The first film in the newly created “Sony Universe of Marvel Characters”, “Venom” tells the story of beligured journalist Eddie Brock (played by Tom Hardy) who, during an investigation of the exploitative practices of the enigmatic Life Foundation, inadvertently bonds with a parasitic alien symbiote that grants him great power at the cost of an overwhelming cannibalistic hunger. Try as he might with a distinctive mix of awkward charm and physical comedy, not even the Oscar-nominated Hardy can save this tonally confused joke of movie that utterly fails in adapting one the most interesting characters in comics.
Part of what makes the character of Venom so compelling as a character is his complex relationship with Spider-Man, a character absolutely to Venom’s powers, design, and motivations. However, the wall-crawler was completely unavailable for this movie due to his current role in the Marvel Cinematic Universe. As a result, the filmmakers chose to adapt Venom in a story that completely divorces him from the Spider-Man property, with the side effect of making him into more of a monster with funny gimmick. In terms of story, the script is weak and derivative, recycling many of the genre’s cliches and full of nonsensical plot points. The only consistently enjoyable aspect of the film is the relationship Eddie and the symbiote (both portrayed by Hardy). Though the bond is a bit rushed, the two characters work well off each other, with Eddie trying to tame Venom’s more violent tendencies and Venom coming to the value of the human race, eventually choosing to prevent the incoming invasion by his species.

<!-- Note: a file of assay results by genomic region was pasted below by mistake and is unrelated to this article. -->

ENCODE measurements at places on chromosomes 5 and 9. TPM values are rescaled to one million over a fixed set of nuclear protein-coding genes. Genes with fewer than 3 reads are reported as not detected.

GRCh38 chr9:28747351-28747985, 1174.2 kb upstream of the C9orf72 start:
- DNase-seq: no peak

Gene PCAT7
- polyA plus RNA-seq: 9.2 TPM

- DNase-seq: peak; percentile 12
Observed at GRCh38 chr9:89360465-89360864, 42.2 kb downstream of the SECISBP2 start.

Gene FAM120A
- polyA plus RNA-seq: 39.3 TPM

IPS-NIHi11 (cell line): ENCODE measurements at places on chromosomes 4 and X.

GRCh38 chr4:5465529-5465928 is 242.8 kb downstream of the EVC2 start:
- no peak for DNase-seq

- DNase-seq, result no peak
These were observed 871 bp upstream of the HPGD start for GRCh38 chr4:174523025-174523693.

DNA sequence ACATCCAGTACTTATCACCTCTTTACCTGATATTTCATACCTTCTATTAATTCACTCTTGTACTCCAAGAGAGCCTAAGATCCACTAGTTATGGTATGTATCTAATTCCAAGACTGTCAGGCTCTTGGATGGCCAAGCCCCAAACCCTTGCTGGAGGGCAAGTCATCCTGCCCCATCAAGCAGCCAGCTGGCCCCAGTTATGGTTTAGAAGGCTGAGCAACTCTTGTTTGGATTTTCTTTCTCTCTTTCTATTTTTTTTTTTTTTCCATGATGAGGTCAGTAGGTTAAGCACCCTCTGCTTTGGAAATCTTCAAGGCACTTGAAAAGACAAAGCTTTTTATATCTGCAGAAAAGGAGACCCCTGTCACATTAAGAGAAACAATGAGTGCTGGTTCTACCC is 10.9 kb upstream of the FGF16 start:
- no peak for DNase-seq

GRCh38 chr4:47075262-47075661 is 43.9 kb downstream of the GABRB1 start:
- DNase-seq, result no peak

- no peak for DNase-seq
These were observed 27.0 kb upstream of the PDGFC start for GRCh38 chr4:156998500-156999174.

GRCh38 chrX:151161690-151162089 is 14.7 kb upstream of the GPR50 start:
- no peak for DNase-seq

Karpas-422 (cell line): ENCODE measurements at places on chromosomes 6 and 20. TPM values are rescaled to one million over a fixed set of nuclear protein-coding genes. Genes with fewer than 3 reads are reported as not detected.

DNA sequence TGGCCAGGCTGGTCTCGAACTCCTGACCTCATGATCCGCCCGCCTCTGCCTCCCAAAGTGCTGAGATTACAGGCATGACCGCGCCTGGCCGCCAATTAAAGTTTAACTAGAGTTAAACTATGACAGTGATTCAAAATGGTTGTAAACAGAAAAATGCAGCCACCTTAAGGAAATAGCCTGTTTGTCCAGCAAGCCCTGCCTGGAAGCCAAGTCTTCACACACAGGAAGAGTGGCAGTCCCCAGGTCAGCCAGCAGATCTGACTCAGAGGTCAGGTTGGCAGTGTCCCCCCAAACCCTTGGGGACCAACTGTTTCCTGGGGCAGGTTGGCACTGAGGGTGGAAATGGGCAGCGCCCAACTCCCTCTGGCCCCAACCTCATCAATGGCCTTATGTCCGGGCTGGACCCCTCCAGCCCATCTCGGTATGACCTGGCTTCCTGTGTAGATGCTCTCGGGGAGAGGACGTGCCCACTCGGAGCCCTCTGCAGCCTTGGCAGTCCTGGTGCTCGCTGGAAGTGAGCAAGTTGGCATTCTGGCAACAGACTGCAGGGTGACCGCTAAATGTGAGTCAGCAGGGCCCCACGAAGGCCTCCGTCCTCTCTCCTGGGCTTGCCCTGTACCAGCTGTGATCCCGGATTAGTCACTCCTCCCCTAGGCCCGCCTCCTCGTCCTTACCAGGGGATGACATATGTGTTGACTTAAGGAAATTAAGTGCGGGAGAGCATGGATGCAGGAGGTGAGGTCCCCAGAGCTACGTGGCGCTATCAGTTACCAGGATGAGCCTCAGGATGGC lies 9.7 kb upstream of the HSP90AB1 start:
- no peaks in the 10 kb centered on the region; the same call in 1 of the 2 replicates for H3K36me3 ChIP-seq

Of course, even if a script is mediocre, it can still be elevated by actors giving serious, inspired performances. Unfortunately for “Venom”, aside from Tom Hardy’s eccentric antics, the rest of the cast seem content to coast on name recognition and collect their paychecks. Riz Ahmed has a little fun in his role, but ultimately fails to bring Carlton Drake above anything other than generic doomsday villain. Michelle Williams portrayal of Anne Weying is effortless, in that she puts next to no effort into her bored, subdued performance. Jenny Slate does well enough as Life Foundation scientist and whistleblower Dora Skirth, but her character could have greatly benefited from a more fleshed out backstory and motivation.
While not the worst the genre has to offer, the film’s effects are nothing to praise. Venom’s design is as good as it could be, but that doesn’t prevent half of scenes seeming straight of a PS4 game. The only interesting action scene involving the character is his brief but brutal showdown with the SWAT team at the end of the second act, giving viewers a taste of a much better film that the filmmakers sadly lacked the vision to give us. The absolute low point has to be the final battle against Riot (played by Riz Ahmed), which is so blandly choreographed and poorly rendered that it utterly kills the film’s climax.
Overall, Venom is a mess. A sometimes enjoyable mess, but a mess nonetheless. Tom Hardy gives memorable, if wacky performance in the dual role Eddie/Venom, and sometimes the film veers into “So Bad, It’s Good” territory with its awful dialogue and failed attempts at edginess. However, for fans seeking a worthy adaptation of an iconic comic book super-villain, the film lives up to its namesake, poisoning our hopes and leaving us sickened and disgusted.